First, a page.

This movie is basically a vehicle for recycling footage from the eccentric pantheon of Brazil's premier horror filmmaker Jose Mojica Marins, whose own persona often melds with that of his ... See full summary »
This movie is basically a vehicle for recycling footage from the eccentric pantheon of Brazil's premier horror filmmaker Jose Mojica Marins, whose own persona often melds with that of his popular alter-ego "Coffin Joe". Clips are culled from the trademark surreal nightmare sequences favored by Marins in such films as Esta Noite Encarnarei No Teu Cadaver (Tonight I'll Be Incarnated in Your Corpse), Ritual dos Sadicos (Ritual of the Maniacs) and Exorcismo Negro (Black Exorcism). These grotesque, hallucinatory set pieces are depicted as the nightmares plaguing psychologist Dr. Hamilton, who is haunted by the character of Coffin Joe. In an effort to stop the dreams, Hamilton seeks the aid of Joe's creator (Marins, as himself), who tries to convince him that Joe is not an actual demon but a flamboyant character he intends to lampoon in his latest film. Written by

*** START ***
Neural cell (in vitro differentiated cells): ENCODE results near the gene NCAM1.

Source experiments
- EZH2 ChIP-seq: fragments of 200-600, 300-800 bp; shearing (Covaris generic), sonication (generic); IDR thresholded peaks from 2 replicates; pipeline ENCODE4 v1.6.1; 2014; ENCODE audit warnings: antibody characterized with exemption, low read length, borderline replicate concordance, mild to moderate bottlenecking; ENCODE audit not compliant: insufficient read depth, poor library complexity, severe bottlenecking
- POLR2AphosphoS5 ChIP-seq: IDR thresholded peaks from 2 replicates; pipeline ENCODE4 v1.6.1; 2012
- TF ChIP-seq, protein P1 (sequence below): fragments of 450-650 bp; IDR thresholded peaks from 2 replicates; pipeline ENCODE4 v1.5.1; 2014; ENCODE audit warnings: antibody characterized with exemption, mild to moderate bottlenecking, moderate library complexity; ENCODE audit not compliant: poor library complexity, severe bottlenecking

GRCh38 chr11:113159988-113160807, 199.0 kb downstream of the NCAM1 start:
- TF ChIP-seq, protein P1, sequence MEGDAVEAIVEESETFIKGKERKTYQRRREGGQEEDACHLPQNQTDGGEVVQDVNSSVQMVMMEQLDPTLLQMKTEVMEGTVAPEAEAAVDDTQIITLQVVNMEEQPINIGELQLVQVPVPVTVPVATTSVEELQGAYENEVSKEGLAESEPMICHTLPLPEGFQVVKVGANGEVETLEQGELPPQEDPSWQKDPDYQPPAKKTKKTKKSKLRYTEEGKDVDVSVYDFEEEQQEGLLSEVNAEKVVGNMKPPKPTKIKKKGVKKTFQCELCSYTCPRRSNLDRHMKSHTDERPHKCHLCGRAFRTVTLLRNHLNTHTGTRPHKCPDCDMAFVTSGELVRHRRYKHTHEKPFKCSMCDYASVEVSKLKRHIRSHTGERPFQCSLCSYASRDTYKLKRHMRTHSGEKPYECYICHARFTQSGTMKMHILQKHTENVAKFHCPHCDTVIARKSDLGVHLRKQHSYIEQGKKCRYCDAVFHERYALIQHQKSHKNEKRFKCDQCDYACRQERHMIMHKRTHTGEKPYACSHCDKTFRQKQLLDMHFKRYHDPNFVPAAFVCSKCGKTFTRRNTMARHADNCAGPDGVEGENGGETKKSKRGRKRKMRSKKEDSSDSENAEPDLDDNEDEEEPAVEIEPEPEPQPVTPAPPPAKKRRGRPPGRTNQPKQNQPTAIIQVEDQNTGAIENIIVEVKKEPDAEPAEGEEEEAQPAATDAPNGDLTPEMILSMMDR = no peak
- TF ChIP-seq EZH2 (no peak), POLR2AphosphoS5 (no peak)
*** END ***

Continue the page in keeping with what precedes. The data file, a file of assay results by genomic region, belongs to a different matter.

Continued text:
According to the box (and as an aside - God bless Something Weird Video!), this feature is cobbled together from material censored out of Marins' earlier "Coffin Joe" films. Though there are plenty of topless girls, and a good bit of torture and mayhem as well, the content of this movie seems to indicate that the censors in question (Brazilian?) had more serious issues with intense hallucination sequences. The handful of scenes which comprise the framing device, some mumbling business about a psychotic guy and the people trying to cure him, are certainly inept and boring enough, but this is actually a relief, because the hallucinations are pretty overwhelming, and you'll be happy for opportunities to catch your breath. An endless barrage of utterly grotesque and disjointed imagery, much of which seems to be intended as literal hellscapes, is liberally flavored with nude women, partially obscured by psychedelic lighting and editing effects, and staged on sets which must be seen to be believed (parts of actors' bodies are often built into the backdrop). It's easier to compare this to other movies than it is to describe it; if you can imagine Kenneth Anger's Satan movies, interspersed with gore scenes from H.G. Lewis, and rationalized by the further insertion of pieces of a fifties health class film on mental hygiene, you're on the right track; and, not to be snotty, but if you can't imagine that, you might not be ready to watch this one. If one can judge by this film alone (as, unfortunately, I must, though that won't be the case for long), Marins' big influences are Jung, Bosch, and E.C. Comics, which places this picture in heavy company by virtue of its aspirations alone, despite its technical shortcomings. (Not to mention that its very incoherency makes this movie a more accurate picture of some forms of schizophrenia than many more "serious" films which address the same subject.)
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